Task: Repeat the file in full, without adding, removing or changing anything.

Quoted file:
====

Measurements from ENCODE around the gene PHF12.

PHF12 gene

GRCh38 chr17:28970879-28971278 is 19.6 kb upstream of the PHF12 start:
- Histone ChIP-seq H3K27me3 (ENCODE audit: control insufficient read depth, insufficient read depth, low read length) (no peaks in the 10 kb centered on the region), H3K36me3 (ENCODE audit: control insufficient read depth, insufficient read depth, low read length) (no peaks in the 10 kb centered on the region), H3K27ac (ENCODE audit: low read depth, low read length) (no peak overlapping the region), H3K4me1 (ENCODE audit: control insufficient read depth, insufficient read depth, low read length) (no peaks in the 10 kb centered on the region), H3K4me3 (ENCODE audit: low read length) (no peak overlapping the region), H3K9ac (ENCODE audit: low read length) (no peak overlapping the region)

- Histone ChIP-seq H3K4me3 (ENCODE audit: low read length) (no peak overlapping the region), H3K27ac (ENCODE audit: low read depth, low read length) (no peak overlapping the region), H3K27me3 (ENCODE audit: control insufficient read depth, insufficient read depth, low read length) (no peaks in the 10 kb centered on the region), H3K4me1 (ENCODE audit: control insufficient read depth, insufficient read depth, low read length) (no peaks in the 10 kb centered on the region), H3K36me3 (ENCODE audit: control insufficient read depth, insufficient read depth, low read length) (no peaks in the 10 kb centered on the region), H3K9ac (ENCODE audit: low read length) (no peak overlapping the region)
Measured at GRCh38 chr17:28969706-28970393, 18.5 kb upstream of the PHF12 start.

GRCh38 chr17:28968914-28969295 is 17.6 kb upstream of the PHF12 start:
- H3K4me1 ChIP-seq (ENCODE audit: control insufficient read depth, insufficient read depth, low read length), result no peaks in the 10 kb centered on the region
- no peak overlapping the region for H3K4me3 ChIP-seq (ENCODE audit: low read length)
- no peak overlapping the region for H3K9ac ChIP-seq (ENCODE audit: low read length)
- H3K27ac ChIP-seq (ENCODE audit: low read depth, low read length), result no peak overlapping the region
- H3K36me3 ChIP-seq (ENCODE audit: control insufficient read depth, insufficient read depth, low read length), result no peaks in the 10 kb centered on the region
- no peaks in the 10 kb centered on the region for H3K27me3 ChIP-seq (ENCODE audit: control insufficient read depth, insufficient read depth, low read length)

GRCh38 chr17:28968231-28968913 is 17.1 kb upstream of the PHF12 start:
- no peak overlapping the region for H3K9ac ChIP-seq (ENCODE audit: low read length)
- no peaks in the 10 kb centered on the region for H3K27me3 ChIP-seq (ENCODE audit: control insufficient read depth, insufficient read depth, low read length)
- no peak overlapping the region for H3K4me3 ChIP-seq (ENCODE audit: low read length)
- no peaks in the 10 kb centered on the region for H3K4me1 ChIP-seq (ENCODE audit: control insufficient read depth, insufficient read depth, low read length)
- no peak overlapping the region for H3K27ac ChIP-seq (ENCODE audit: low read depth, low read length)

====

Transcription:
Measurements from ENCODE around the gene PHF12.

PHF12 gene

GRCh38 chr17:28970879-28971278 is 19.6 kb upstream of the PHF12 start:
- Histone ChIP-seq H3K27me3 (ENCODE audit: control insufficient read depth, insufficient read depth, low read length) (no peaks in the 10 kb centered on the region), H3K36me3 (ENCODE audit: control insufficient read depth, insufficient read depth, low read length) (no peaks in the 10 kb centered on the region), H3K27ac (ENCODE audit: low read depth, low read length) (no peak overlapping the region), H3K4me1 (ENCODE audit: control insufficient read depth, insufficient read depth, low read length) (no peaks in the 10 kb centered on the region), H3K4me3 (ENCODE audit: low read length) (no peak overlapping the region), H3K9ac (ENCODE audit: low read length) (no peak overlapping the region)

- Histone ChIP-seq H3K4me3 (ENCODE audit: low read length) (no peak overlapping the region), H3K27ac (ENCODE audit: low read depth, low read length) (no peak overlapping the region), H3K27me3 (ENCODE audit: control insufficient read depth, insufficient read depth, low read length) (no peaks in the 10 kb centered on the region), H3K4me1 (ENCODE audit: control insufficient read depth, insufficient read depth, low read length) (no peaks in the 10 kb centered on the region), H3K36me3 (ENCODE audit: control insufficient read depth, insufficient read depth, low read length) (no peaks in the 10 kb centered on the region), H3K9ac (ENCODE audit: low read length) (no peak overlapping the region)
Measured at GRCh38 chr17:28969706-28970393, 18.5 kb upstream of the PHF12 start.

GRCh38 chr17:28968914-28969295 is 17.6 kb upstream of the PHF12 start:
- H3K4me1 ChIP-seq (ENCODE audit: control insufficient read depth, insufficient read depth, low read length), result no peaks in the 10 kb centered on the region
- no peak overlapping the region for H3K4me3 ChIP-seq (ENCODE audit: low read length)
- no peak overlapping the region for H3K9ac ChIP-seq (ENCODE audit: low read length)
- H3K27ac ChIP-seq (ENCODE audit: low read depth, low read length), result no peak overlapping the region
- H3K36me3 ChIP-seq (ENCODE audit: control insufficient read depth, insufficient read depth, low read length), result no peaks in the 10 kb centered on the region
- no peaks in the 10 kb centered on the region for H3K27me3 ChIP-seq (ENCODE audit: control insufficient read depth, insufficient read depth, low read length)

GRCh38 chr17:28968231-28968913 is 17.1 kb upstream of the PHF12 start:
- no peak overlapping the region for H3K9ac ChIP-seq (ENCODE audit: low read length)
- no peaks in the 10 kb centered on the region for H3K27me3 ChIP-seq (ENCODE audit: control insufficient read depth, insufficient read depth, low read length)
- no peak overlapping the region for H3K4me3 ChIP-seq (ENCODE audit: low read length)
- no peaks in the 10 kb centered on the region for H3K4me1 ChIP-seq (ENCODE audit: control insufficient read depth, insufficient read depth, low read length)
- no peak overlapping the region for H3K27ac ChIP-seq (ENCODE audit: low read depth, low read length)